RP: I do everything. I mean, nah, they kind of laugh at it and tell me to chill out and stuff sometimes, but I do whatever I want, bruh. That’s just how I am. If I wasn’t a boxer, I would still be doing the same thing. Behind my house, I got like a big ol' reservoir with all kinds of deer back there. I go back there on my dirt bike and they got snakes, deer, alligators, hogs, and all kinds of stuff back there. I’m just an outdoor type of person. I go to Brazil and swim in oceans, jump off mountains, and we go sky diving. I just like to do all that type of stuff. It just works for me. I can’t sit still. One of my trainers said, “Bro, sit still. When you’re in training camp, sit yo ass down. Just chill.” For me, I like to do what I like to do. I have been like that since I was young. I’m real persistent with it. I like to just do me. I like to do what I feel like doing. I always say that. Whatever I feel like doing in the world, I’m going to do it. I don’t care what people say about it, I’m going to do it. That’s just how I am. 

PC: You train hard and you do a lot of old school training, using tires as a heavy bag and things like that. That being said, you have implemented a few different methods of recovery, a lot of ice baths, and you were doing some sort of shock treatment the other day. How has that helped with the recovery process?

RP: That’s the thing, my training camps be so hard, dawg. I always go so hard and sometimes I just be dead. I feel like I can’t continue no more. How my days usually go is I go to the boxing gym and then after that, I go and do strength and conditioning work. My strength and conditioning coach don’t let up on me no matter what. I can do 1 to 12 rounds in the gym and be dead and still, he kill me some more. I’m one of his first fighters he’s working with, so he's still learning. I have to tell him sometimes like, “You gotta chill out, bro. I’m dead already.” He always just preach to me about recovery and stuff like that. A lot of times, I’m not gonna lie, I don’t even listen. I don’t sleep as much as he tells me to. I used to just do ice baths and get massages. But this time, I did everything. I did all that stuff right. I drink all of the water he said, I was taking my electrolytes like he said to do, and I was doing ice baths like 3 times a week. And most importantly, I was sleeping way more. This time, after I left the gym, I took a nap. Every single time after I left the gym, I took a nap. And I still went to sleep on time at night. This camp, I slept way more and recovered way better. The ice baths and stuff, I got an ice bathtub at home now, so I just go in there and this time, I did about 80, 90, to 100 pounds of ice. I just got it in like that. I feel like it did help me in camp this time. I feel way better.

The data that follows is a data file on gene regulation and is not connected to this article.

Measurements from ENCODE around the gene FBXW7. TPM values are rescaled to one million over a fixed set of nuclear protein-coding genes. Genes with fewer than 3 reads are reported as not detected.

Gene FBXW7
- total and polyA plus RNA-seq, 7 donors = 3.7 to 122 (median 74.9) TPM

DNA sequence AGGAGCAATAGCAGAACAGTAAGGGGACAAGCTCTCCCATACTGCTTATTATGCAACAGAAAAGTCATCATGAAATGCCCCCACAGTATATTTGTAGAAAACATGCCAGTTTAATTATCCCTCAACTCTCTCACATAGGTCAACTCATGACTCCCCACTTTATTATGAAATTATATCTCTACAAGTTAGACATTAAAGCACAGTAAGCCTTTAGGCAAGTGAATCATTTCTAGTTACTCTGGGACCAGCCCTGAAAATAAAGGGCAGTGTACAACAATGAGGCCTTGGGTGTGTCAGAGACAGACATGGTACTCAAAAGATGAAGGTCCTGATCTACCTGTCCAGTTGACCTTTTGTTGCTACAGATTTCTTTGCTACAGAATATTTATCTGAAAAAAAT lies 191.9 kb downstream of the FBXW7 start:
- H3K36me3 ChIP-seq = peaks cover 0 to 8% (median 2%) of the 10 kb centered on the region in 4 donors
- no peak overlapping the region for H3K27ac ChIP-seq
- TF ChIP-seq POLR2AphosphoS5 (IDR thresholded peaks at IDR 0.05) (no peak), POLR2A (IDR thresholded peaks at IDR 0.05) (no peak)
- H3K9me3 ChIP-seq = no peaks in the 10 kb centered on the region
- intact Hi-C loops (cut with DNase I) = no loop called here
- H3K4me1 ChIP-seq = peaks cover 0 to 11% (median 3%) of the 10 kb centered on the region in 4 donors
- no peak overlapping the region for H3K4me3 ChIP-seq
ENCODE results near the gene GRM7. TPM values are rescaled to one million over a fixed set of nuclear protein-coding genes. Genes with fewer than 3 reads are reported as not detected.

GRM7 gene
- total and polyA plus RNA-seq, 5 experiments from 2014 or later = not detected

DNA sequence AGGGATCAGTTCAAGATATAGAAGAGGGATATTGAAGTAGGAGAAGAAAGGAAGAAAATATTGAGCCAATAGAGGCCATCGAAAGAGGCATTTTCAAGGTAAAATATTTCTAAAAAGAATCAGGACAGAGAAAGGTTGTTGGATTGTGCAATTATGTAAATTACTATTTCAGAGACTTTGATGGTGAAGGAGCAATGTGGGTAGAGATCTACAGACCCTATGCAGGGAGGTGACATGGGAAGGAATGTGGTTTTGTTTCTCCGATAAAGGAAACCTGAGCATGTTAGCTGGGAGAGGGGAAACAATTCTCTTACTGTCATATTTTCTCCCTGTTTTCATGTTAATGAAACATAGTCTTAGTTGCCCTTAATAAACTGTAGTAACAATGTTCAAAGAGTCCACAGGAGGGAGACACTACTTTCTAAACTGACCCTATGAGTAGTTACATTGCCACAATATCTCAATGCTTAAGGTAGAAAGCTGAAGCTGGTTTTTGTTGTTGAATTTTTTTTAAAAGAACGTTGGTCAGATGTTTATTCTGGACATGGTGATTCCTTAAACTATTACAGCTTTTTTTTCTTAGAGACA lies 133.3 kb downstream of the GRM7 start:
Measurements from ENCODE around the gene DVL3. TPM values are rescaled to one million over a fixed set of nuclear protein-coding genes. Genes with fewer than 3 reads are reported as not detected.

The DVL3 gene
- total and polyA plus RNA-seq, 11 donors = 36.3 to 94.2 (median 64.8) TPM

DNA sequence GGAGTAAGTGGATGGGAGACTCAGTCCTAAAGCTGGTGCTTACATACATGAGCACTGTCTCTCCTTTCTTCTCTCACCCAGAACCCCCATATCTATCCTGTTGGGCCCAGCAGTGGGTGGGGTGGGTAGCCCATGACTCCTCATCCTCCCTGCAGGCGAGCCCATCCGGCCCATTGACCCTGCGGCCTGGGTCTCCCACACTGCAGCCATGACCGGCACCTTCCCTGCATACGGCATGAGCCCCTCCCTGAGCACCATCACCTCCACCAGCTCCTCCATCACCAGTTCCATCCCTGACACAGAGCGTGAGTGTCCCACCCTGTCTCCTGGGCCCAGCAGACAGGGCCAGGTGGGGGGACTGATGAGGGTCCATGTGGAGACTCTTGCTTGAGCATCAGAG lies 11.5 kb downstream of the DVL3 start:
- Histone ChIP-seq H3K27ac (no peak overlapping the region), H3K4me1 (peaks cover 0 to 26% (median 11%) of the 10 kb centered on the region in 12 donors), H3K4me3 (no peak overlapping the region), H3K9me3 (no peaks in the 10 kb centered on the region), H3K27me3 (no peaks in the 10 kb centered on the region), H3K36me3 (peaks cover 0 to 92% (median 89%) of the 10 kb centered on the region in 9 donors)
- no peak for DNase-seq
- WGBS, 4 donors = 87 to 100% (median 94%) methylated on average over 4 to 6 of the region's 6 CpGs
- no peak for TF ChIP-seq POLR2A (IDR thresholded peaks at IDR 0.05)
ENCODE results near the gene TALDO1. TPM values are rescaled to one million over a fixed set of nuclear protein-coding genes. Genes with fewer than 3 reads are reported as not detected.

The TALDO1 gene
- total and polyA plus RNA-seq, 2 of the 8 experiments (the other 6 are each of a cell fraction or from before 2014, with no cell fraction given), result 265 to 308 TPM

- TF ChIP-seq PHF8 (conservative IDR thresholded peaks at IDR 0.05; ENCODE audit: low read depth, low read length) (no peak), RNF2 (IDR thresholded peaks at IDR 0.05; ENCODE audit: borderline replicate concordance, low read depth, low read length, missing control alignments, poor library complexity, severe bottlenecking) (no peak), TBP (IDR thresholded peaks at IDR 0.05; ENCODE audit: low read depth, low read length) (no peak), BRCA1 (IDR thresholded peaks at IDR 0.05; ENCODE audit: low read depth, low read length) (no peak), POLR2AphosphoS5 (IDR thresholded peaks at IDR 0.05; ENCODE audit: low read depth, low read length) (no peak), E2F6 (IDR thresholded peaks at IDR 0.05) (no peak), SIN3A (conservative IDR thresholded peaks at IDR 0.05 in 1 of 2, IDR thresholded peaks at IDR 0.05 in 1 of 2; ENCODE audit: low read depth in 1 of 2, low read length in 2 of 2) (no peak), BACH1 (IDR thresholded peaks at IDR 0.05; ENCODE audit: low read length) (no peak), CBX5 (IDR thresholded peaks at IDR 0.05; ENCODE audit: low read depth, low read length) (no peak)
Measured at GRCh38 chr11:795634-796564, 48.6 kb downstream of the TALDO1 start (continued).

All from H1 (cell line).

PC: Good luck on Saturday night and continue making the city and the state of Louisiana proud. We will catch up after the fight. Is there anything else you want to add?

RP: Tell everybody to come out. In Lafayette, this is a historical fight. There has never been a fight in Lafayette of this magnitude ever in that city. They never had a fight this big before. I hope everyone understands the significance and they come out and come see. Come out and support and come see.

[ Follow Percy Crawford on Twitter @MrLouis1ana ]